There are 6,912 languages and dialects in the world. Of these 6,912 languages, it is commonly known that the English language possesses the largest amount of words. Of these words, William Shakespeare invented 1,700 – or at least recorded their first use, ensuring eloquence and a free-flowing lucidity when using the language to describe or explain something. Why is this important? Because not even the bard himself could find the right letters to construct a comment which justifies the events the football world has just witnessed. Not a single word from the wordiest language on our planet could accurately describe the scenes which unfolded on Sunday. It was like the football had entered a destructive black hole and was being ripped to shreds; squashed and stretched; warmed and froze; directed by a perfect voice in a beautiful, manic, sporty serenade.
Chaos reigned supreme. Words are rendered meaningless. Your body becomes too prehistoric and primitive to properly express the emotions it is being subjected to. You are kind of…helpless. Helpless but enjoying – or lamenting – every last second. Glued to the theatre like a session of hypnosis. Indeed, out of a gruelling thicket plastered together by the feelings of inferiority, nervousness and intensity soared City’s blue moon. It rose just at the last minute yet ensured it would stay locked within the sky for many more minutes to come. United grafted and completed their job quite adequately, it must be noted, as did QPR. But this was a Blue day.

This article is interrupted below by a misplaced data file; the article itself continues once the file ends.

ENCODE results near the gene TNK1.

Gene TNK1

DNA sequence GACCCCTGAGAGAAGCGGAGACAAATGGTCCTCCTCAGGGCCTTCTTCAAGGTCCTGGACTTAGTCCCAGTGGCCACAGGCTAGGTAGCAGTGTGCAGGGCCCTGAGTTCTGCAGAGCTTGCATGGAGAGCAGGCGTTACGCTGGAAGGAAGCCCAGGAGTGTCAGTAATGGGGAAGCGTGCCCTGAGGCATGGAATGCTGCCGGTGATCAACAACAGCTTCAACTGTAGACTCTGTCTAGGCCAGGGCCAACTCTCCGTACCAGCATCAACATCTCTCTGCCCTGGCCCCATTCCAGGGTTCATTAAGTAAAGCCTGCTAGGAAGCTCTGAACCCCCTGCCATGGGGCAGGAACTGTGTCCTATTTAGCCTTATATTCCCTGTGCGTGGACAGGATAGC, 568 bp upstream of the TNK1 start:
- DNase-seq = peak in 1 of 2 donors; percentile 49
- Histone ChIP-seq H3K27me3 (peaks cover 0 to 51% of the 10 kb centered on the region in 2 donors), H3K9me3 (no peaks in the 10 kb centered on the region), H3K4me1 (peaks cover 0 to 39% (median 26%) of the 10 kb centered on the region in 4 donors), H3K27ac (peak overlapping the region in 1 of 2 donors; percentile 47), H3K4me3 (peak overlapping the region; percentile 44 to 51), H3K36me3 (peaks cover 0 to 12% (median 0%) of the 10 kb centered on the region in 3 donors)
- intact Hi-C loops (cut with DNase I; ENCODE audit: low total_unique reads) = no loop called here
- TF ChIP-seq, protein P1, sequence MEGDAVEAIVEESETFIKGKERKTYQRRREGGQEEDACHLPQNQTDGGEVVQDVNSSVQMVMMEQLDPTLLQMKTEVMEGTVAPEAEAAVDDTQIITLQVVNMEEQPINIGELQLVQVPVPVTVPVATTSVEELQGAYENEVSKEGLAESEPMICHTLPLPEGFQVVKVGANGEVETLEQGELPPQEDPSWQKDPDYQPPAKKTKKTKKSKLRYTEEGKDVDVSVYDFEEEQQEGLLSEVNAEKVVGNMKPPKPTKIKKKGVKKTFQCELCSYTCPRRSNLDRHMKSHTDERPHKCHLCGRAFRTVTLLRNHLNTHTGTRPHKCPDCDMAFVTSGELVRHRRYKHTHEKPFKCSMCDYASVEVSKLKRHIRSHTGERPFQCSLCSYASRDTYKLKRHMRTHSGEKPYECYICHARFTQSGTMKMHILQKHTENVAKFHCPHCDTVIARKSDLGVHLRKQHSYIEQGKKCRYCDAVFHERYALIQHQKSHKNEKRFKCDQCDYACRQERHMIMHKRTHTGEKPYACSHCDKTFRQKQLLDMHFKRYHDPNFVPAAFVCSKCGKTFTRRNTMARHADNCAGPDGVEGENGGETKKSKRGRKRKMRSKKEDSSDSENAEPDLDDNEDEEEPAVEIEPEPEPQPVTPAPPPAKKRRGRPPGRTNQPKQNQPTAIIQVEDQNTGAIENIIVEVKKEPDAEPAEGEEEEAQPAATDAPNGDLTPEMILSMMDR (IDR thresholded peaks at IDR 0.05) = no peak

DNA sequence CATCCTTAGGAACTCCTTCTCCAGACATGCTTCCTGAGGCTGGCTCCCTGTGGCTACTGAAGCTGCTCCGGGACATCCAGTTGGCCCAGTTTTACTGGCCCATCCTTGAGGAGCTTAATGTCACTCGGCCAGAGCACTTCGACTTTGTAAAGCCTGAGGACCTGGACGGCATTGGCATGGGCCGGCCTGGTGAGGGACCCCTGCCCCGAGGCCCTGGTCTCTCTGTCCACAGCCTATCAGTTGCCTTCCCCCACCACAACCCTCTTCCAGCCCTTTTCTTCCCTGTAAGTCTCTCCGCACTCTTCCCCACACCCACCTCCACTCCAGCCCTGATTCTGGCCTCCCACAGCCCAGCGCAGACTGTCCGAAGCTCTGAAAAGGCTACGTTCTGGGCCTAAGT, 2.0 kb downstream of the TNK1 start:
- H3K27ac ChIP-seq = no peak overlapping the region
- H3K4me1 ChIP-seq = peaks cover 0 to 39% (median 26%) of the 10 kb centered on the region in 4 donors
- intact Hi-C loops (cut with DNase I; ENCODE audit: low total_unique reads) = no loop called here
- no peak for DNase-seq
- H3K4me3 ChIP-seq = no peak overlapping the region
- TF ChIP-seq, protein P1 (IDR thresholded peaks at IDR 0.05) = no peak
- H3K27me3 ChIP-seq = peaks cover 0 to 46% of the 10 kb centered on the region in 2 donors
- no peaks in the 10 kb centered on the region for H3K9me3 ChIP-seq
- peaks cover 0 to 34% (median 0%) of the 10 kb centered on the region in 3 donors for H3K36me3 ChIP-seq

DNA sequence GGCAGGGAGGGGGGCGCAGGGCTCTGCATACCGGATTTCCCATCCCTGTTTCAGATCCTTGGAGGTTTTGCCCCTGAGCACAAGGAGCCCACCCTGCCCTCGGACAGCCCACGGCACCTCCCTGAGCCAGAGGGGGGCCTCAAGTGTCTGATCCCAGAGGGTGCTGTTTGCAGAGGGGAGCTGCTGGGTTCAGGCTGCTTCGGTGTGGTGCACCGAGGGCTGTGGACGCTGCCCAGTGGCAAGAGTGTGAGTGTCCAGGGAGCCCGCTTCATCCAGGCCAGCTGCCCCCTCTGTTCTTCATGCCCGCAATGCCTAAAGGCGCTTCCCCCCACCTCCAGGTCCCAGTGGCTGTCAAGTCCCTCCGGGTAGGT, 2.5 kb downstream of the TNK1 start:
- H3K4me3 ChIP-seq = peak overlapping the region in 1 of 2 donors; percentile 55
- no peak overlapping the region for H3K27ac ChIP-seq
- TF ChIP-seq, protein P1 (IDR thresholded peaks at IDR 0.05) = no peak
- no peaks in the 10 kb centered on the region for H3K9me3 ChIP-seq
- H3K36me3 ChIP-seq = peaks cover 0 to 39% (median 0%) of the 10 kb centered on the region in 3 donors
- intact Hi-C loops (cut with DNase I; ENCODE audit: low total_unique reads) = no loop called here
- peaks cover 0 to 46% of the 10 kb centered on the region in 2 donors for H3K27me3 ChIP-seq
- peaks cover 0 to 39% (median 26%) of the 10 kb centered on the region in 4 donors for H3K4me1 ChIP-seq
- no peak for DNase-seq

City deserved the crowned trophy after playing the best football, taking advantage of United’s 8 point slip-up and besting the Reds goal difference. Sour grapes from naysayers must be swallowed or spat out; this was City’s year alright. They earned the gong and no amount of whinging or complaints about ‘buying the trophy’ will change that – incidentally, those United fans who do complain about money in the game should probably check the irony alarm. City, almost mirroring the way United have gone about winning many of their medals, did it the hard way.
So hard that by the time Vincent Kompany – surely one of the greatest and most influential captains to ever lift a Premier League trophy – hoisted the big trophy aloft it wasn’t just blind joy or the usual post-trophy winning euphoria whittling around the Etihad. There was a hint of relief. For now City had strode in the footprints of the big boys; of the hierarchy of the league. They had beaten United at last. There was no inferiority complex – no nervousness or self-doubt or edginess. City are now fully fledged big boys with evidence for their endeavours. Last season’s achievements were the first true step to that status; this year’s achievements are the second step. And guess what? The third step never ends. For this, Manchester City, was the easy part.
If Roberto Mancini is smart – and he bloody well is – he will know that if ever there was evidence to suggest that money alone in football is weak, then this term is it. It takes more than cash to lift the title; it takes heart and solidarity. Mancini proved an excellent coach at instilling these elements into his team this term and he will know that he must do the same next term. And the next term. And the next term. You see, getting a foot on the top rung of the ladder – winning one title – is the easiest part. The hardest part is staying up there; the hardest part is fighting off enemies and those who will try to sniper you down. City must become a breeder of success – not just a club happy to top the ladder once. It is easy to dwell on ones laurels and believe the hype. It is easy to buy into what many journalists are calling a ‘shift in power’. It is harder – yet smarter and more rewarding – to rightfully smirk at those over the top calls and fight harder and more vicious than ever before. It is smarter to shrug off predictions of future dominance and shoot down complacency.